Understanding roof slope helps with a lot of different factors that go into replacing a roof or needing roof repairs. Stay prepared by reading all the details below.
Are you looking to replace your roof? Whether you’re a first time homeowner or have owned your own home for years, it’s important to know all the crucial parts of the roof, so you can make the right choices.
Have you ever considered the importance of the slope of your roof? It’s actually more important than you’d think. Here’s everything you need to know, so you can make informed choices when you come to replace it.
What is the Slope of Your Roof?
‘Roof slope’ is essentially the measure of how steep your roof is. You may have also heard it being referred to as the ‘pitch’ of the roof, but these all mean the same thing.
To calculate the pitch of the roof, you look at how much height the roof gains in a set horizontal measurement. This is usually expressed as a fraction, so you’ll see roofs being described as having a 3/12 or 6/12 roof slope. The first number in the fraction shows how many inches the roof rises vertically, while the second shows the span of the roof of the horizontal difference.
The span is usually described as 12 inches, as that’s one foot and so is easier to calculate. With this in mind, a 6/12 roof will rise 6 inches for every foot of the roof, so you have an idea of how high that roof will go.
The Importance of the Roof Slope
Why is a sloping roof so important? Could every home just have a flat roof? In theory, there’s nothing stopping you from having a flat roof, but the roof slope serves an important purpose.
The most important purpose of the roof slope is to allow rain and snow to slide off. Water is the number one enemy of your roof, as it can cause so much damage. If it gets under shingles or in between seams, it gets into the substrate and causes dampness, mold, and wood rot. In the winter, if snow is allowed to stay on your roof, it can easily create ice dams in the gutter, which allow even more snow to build up, too.
If there’s a good slope on the roof, then it simply slides off into the gutters, where it runs away. Of course, this is more or less important depending on where you live. If you’re in a colder and wetter climate, then you’re going to need a steeper slope. If you’re in a more arid area, then it’s not as important.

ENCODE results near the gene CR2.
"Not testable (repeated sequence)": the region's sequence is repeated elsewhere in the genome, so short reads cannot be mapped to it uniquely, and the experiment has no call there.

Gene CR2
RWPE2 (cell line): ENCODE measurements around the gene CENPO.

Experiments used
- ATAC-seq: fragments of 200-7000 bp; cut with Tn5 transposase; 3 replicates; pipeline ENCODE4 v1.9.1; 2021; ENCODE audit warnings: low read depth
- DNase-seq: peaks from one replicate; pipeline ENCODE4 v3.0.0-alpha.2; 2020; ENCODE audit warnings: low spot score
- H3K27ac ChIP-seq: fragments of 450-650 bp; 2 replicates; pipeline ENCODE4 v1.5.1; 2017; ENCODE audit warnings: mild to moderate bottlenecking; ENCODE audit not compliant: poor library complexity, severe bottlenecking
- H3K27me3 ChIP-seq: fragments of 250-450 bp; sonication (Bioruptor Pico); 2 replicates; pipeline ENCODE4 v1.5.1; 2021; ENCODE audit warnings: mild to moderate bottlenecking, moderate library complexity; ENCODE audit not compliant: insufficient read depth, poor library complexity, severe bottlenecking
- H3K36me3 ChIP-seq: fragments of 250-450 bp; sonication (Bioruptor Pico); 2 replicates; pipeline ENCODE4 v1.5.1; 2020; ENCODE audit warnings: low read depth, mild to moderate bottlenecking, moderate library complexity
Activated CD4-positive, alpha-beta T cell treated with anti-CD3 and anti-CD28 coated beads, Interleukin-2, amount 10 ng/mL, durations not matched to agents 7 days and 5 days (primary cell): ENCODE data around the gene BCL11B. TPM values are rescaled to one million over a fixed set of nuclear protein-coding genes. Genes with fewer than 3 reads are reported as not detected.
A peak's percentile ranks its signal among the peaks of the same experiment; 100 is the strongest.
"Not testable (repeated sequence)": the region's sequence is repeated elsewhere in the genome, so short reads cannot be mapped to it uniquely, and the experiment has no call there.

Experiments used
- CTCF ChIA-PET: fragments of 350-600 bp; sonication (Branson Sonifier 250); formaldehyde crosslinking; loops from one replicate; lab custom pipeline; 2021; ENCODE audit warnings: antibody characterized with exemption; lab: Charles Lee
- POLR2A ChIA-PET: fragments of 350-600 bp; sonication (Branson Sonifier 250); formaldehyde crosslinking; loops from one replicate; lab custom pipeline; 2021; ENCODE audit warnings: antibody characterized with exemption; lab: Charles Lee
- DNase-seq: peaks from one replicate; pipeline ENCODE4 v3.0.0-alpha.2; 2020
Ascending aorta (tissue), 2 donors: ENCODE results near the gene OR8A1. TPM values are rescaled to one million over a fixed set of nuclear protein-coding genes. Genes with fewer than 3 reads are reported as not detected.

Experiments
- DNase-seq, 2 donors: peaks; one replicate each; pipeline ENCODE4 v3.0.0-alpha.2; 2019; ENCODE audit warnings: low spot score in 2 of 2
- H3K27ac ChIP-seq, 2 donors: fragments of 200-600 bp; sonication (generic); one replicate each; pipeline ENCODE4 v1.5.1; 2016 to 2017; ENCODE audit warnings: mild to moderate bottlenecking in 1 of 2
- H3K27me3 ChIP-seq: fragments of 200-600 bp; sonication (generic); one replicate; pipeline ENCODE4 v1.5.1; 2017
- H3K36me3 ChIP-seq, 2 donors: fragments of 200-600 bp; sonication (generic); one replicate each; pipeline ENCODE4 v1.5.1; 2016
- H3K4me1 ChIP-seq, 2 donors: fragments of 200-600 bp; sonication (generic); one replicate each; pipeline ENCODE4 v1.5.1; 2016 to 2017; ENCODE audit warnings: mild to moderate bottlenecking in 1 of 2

You’ll actually see that styles change to reflect this, depending on where you live. In areas like the Northeast, you’re going to see steeper roofs, and in the Southwest, you’ll find much flatter roofs.
Of course, there’s an element of style to roof slope, too. There are roof styles that need a much steeper roof to work, while others are flatter. When picking out a new roof, you’ll need to consider what style you want, and balance that with your needs as to climate.
The Difference Between High and Low Sloped Roofs
There are plenty of differences between a high and low sloped roof, and these will affect the type of roof that you get. Here are just a few differences to be aware of:
Walking on your roof: You obviously won’t make it a habit to walk on your roof often, but there are always going to be times when you need to get up there to do repairs. That could be something like replacing a shingle or the flashing, or it could be replacing a whole section of the roof.
On a flatter roof, it’s going to be a lot easier to walk on it. If the roof is steeper, that makes it harder, if not impossible. It will drive the cost up if you’re replacing the roof too, as there’s extra work that goes into making the project safe.
Safety equipment when tending to the roof: When you or a roofer are dealing with your roof, there’s some safety equipment that they’re going to need. The steeper the roof, the more equipment that they’re going to need. For example, if it’s steep they’re going to need scaffolding to be able to reach all parts of it.
This makes it harder to repair or replace, so that’s something to keep in mind when you’re choosing a new roof.
Differing maintenance needs: When it comes to caring for your roof, the slope plays a role in what you need to do. For example, when you have a flatter roof, you’ll need to keep an eye out for things like ponding. That’s a serious problem that needs to be handled right away. You’ll also find you’re less likely to lose shingles to high winds though, as the roof isn’t so high up.
On a steep-sloped roof, there’s more that goes into keeping those shingles on. Typically more nails are needed per shingle, so you’ll need to spend more time replacing them. It’ll also cost you more as more time has to be spent installing the roof itself.
Finding the right team: If you’re looking to replace your roof, you’ll see that there’s so much you need to look for in a crew. They need to be reliable and knowledgeable, obviously. If you want a steeper roof though, you’ll also have to look for a team that can handle that for you.
That takes some extra training and know-how, so you’ll see that again, this is going to cost you more in terms of labor.
The differences here mostly boil down to costs, so you’ll need to see if having a steeper sloped roof is what you need. If you have wetter weather where you live, you’re most likely going to need a steeper roof.
Now you know all the basics when it comes to roof slopes, and why they’re so important. If you’re looking at replacing your roof, talk to a professional roofer about the slope, and how much height you’ll need.